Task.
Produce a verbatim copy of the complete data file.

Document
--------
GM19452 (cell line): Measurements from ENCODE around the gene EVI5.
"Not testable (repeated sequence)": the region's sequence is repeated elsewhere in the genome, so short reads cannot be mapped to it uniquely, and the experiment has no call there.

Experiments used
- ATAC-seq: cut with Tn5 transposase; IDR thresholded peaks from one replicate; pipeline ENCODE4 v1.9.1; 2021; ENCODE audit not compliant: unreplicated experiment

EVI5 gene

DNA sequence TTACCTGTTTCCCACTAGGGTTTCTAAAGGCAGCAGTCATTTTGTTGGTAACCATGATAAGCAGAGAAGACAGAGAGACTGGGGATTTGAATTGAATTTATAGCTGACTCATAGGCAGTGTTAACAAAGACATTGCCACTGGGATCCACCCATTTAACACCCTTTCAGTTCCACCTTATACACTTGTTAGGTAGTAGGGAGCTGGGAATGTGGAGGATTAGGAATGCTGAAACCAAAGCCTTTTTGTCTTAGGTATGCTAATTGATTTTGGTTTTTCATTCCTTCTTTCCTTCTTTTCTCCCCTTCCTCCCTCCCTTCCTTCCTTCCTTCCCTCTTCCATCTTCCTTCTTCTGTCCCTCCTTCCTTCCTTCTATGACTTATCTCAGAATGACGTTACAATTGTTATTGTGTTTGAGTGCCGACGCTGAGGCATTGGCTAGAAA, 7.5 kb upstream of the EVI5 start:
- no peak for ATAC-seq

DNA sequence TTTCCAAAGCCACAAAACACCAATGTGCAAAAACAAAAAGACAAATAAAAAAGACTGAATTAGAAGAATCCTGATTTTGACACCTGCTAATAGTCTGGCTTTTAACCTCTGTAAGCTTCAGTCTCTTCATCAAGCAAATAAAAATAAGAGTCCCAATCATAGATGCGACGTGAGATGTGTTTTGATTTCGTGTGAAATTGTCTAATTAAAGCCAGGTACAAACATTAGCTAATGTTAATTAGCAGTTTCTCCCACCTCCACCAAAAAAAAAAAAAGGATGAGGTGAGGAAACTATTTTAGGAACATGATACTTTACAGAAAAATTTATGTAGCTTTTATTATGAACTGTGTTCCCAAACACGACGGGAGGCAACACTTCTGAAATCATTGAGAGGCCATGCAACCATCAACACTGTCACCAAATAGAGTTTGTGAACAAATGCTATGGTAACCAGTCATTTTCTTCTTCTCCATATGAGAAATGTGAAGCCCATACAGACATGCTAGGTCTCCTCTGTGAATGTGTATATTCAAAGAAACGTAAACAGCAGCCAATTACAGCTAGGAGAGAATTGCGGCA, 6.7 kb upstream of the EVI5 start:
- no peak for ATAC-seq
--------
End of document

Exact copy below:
GM19452 (cell line): Measurements from ENCODE around the gene EVI5.
"Not testable (repeated sequence)": the region's sequence is repeated elsewhere in the genome, so short reads cannot be mapped to it uniquely, and the experiment has no call there.

Experiments used
- ATAC-seq: cut with Tn5 transposase; IDR thresholded peaks from one replicate; pipeline ENCODE4 v1.9.1; 2021; ENCODE audit not compliant: unreplicated experiment

EVI5 gene

DNA sequence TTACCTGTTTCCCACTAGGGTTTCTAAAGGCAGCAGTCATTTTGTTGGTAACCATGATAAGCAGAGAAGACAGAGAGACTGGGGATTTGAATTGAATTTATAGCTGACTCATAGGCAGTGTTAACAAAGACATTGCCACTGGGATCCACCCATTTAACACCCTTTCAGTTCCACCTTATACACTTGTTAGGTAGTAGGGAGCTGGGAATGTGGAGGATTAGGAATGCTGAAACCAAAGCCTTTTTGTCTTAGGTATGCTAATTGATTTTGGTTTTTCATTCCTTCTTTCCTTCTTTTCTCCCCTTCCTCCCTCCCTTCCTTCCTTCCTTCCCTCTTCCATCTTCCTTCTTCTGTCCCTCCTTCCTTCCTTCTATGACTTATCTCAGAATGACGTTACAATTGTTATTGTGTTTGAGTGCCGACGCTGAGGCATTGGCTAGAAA, 7.5 kb upstream of the EVI5 start:
- no peak for ATAC-seq

DNA sequence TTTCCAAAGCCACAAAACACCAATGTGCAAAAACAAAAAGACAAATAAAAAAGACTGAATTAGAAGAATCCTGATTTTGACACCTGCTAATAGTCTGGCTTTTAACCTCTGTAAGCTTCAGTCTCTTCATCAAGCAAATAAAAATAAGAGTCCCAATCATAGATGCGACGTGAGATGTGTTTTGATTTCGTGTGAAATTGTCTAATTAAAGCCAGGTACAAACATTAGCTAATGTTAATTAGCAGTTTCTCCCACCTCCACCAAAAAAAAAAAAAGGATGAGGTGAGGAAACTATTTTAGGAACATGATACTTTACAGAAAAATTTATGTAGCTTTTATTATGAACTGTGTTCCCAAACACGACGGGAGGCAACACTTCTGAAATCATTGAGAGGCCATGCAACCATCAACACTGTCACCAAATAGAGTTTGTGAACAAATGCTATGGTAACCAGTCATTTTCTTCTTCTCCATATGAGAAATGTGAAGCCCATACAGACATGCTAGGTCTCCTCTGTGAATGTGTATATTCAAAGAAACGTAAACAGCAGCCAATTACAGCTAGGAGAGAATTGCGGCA, 6.7 kb upstream of the EVI5 start:
- no peak for ATAC-seq